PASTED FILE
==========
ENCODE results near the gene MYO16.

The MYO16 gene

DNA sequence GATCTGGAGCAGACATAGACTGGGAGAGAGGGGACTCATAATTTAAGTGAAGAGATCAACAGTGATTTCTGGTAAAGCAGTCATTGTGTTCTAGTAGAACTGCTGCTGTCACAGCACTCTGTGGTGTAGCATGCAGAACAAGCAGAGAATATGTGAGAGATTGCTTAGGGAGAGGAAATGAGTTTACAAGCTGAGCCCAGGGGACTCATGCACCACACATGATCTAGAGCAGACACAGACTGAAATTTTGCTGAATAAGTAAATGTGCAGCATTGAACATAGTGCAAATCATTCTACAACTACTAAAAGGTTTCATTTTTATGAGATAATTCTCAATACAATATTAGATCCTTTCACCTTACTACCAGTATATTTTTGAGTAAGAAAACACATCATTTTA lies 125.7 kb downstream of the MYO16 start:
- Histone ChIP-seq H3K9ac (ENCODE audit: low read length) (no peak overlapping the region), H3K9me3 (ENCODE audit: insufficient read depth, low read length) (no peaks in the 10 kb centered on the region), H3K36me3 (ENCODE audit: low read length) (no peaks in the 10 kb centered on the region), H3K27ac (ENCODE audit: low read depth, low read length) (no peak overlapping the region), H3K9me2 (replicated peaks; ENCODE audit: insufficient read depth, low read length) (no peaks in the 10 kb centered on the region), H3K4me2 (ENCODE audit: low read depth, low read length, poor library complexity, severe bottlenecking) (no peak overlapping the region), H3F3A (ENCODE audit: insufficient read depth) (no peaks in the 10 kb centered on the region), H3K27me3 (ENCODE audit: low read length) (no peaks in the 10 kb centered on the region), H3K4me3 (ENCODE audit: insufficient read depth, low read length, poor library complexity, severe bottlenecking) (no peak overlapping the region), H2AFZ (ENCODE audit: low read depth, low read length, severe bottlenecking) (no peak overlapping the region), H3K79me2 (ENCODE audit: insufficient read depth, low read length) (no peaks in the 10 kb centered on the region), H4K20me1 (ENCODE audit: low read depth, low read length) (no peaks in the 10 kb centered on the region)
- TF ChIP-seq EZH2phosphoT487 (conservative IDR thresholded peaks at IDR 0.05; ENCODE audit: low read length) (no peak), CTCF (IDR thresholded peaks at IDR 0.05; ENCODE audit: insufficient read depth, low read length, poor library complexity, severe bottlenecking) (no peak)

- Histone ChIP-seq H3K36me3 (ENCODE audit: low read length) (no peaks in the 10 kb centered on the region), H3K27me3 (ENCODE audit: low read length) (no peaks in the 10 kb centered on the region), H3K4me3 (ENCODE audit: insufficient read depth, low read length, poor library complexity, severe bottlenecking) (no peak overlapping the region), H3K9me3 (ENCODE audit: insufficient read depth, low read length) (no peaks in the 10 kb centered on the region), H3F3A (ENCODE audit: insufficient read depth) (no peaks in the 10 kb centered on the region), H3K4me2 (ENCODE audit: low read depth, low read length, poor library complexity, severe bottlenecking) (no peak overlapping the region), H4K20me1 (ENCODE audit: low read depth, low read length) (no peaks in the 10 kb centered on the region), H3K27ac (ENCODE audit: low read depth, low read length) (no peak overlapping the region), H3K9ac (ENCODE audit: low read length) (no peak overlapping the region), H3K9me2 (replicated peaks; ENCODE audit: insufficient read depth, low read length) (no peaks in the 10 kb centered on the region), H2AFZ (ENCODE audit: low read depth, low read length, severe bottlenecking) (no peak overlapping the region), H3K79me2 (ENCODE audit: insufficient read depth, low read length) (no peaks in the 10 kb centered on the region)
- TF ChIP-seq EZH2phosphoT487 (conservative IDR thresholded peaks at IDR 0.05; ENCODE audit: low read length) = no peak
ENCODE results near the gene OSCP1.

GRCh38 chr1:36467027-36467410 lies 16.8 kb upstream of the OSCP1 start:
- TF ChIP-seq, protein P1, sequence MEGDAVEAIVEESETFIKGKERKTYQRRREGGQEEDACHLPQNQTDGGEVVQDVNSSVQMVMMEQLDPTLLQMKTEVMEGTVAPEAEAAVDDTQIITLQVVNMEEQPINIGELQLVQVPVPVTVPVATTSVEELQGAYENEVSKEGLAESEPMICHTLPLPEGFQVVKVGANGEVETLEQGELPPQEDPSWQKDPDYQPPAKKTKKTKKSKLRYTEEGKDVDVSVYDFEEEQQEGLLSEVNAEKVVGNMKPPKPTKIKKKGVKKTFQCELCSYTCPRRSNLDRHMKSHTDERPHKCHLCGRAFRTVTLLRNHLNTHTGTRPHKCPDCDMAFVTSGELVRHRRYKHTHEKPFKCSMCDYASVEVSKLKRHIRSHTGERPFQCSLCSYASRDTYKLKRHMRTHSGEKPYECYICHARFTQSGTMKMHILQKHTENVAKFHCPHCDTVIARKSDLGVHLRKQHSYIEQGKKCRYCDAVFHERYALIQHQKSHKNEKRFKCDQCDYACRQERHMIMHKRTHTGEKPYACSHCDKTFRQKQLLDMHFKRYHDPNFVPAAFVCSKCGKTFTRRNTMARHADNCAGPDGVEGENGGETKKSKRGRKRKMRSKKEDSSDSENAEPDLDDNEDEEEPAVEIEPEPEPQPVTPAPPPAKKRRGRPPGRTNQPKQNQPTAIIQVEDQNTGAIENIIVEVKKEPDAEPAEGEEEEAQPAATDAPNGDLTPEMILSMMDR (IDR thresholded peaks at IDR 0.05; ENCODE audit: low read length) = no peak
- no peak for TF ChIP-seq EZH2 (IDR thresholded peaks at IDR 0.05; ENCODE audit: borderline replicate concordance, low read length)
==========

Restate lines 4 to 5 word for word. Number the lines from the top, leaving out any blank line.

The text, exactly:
- Histone ChIP-seq H3K9ac (ENCODE audit: low read length) (no peak overlapping the region), H3K9me3 (ENCODE audit: insufficient read depth, low read length) (no peaks in the 10 kb centered on the region), H3K36me3 (ENCODE audit: low read length) (no peaks in the 10 kb centered on the region), H3K27ac (ENCODE audit: low read depth, low read length) (no peak overlapping the region), H3K9me2 (replicated peaks; ENCODE audit: insufficient read depth, low read length) (no peaks in the 10 kb centered on the region), H3K4me2 (ENCODE audit: low read depth, low read length, poor library complexity, severe bottlenecking) (no peak overlapping the region), H3F3A (ENCODE audit: insufficient read depth) (no peaks in the 10 kb centered on the region), H3K27me3 (ENCODE audit: low read length) (no peaks in the 10 kb centered on the region), H3K4me3 (ENCODE audit: insufficient read depth, low read length, poor library complexity, severe bottlenecking) (no peak overlapping the region), H2AFZ (ENCODE audit: low read depth, low read length, severe bottlenecking) (no peak overlapping the region), H3K79me2 (ENCODE audit: insufficient read depth, low read length) (no peaks in the 10 kb centered on the region), H4K20me1 (ENCODE audit: low read depth, low read length) (no peaks in the 10 kb centered on the region)
- TF ChIP-seq EZH2phosphoT487 (conservative IDR thresholded peaks at IDR 0.05; ENCODE audit: low read length) (no peak), CTCF (IDR thresholded peaks at IDR 0.05; ENCODE audit: insufficient read depth, low read length, poor library complexity, severe bottlenecking) (no peak)